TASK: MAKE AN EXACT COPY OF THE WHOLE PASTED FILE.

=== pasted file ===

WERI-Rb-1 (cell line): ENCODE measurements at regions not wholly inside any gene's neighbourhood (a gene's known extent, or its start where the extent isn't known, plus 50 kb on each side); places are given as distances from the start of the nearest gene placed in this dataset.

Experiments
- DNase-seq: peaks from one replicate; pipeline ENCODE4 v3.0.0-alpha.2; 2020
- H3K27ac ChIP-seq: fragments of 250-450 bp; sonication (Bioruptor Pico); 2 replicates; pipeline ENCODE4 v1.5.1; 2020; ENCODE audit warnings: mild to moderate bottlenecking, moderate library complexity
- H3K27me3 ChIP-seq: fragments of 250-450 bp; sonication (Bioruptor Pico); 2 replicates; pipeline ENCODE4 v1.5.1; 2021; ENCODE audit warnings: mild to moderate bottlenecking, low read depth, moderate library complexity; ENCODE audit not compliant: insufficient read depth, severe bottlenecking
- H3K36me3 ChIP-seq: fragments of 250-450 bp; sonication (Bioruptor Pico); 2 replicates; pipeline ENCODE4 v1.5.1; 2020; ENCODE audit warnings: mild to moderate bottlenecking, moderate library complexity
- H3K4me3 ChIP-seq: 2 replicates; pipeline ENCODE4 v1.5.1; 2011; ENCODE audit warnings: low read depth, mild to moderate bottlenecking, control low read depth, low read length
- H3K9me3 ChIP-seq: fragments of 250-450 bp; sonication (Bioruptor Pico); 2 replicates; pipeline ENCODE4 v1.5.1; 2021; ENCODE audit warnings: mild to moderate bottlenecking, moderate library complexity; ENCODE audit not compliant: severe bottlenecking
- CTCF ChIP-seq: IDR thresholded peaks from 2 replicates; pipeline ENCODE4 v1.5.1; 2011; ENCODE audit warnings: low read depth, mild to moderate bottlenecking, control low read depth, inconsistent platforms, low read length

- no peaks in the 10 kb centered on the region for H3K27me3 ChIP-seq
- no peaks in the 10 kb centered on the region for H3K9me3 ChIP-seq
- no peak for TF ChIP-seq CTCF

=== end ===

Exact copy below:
WERI-Rb-1 (cell line): ENCODE measurements at regions not wholly inside any gene's neighbourhood (a gene's known extent, or its start where the extent isn't known, plus 50 kb on each side); places are given as distances from the start of the nearest gene placed in this dataset.

Experiments
- DNase-seq: peaks from one replicate; pipeline ENCODE4 v3.0.0-alpha.2; 2020
- H3K27ac ChIP-seq: fragments of 250-450 bp; sonication (Bioruptor Pico); 2 replicates; pipeline ENCODE4 v1.5.1; 2020; ENCODE audit warnings: mild to moderate bottlenecking, moderate library complexity
- H3K27me3 ChIP-seq: fragments of 250-450 bp; sonication (Bioruptor Pico); 2 replicates; pipeline ENCODE4 v1.5.1; 2021; ENCODE audit warnings: mild to moderate bottlenecking, low read depth, moderate library complexity; ENCODE audit not compliant: insufficient read depth, severe bottlenecking
- H3K36me3 ChIP-seq: fragments of 250-450 bp; sonication (Bioruptor Pico); 2 replicates; pipeline ENCODE4 v1.5.1; 2020; ENCODE audit warnings: mild to moderate bottlenecking, moderate library complexity
- H3K4me3 ChIP-seq: 2 replicates; pipeline ENCODE4 v1.5.1; 2011; ENCODE audit warnings: low read depth, mild to moderate bottlenecking, control low read depth, low read length
- H3K9me3 ChIP-seq: fragments of 250-450 bp; sonication (Bioruptor Pico); 2 replicates; pipeline ENCODE4 v1.5.1; 2021; ENCODE audit warnings: mild to moderate bottlenecking, moderate library complexity; ENCODE audit not compliant: severe bottlenecking
- CTCF ChIP-seq: IDR thresholded peaks from 2 replicates; pipeline ENCODE4 v1.5.1; 2011; ENCODE audit warnings: low read depth, mild to moderate bottlenecking, control low read depth, inconsistent platforms, low read length

- no peaks in the 10 kb centered on the region for H3K27me3 ChIP-seq
- no peaks in the 10 kb centered on the region for H3K9me3 ChIP-seq
- no peak for TF ChIP-seq CTCF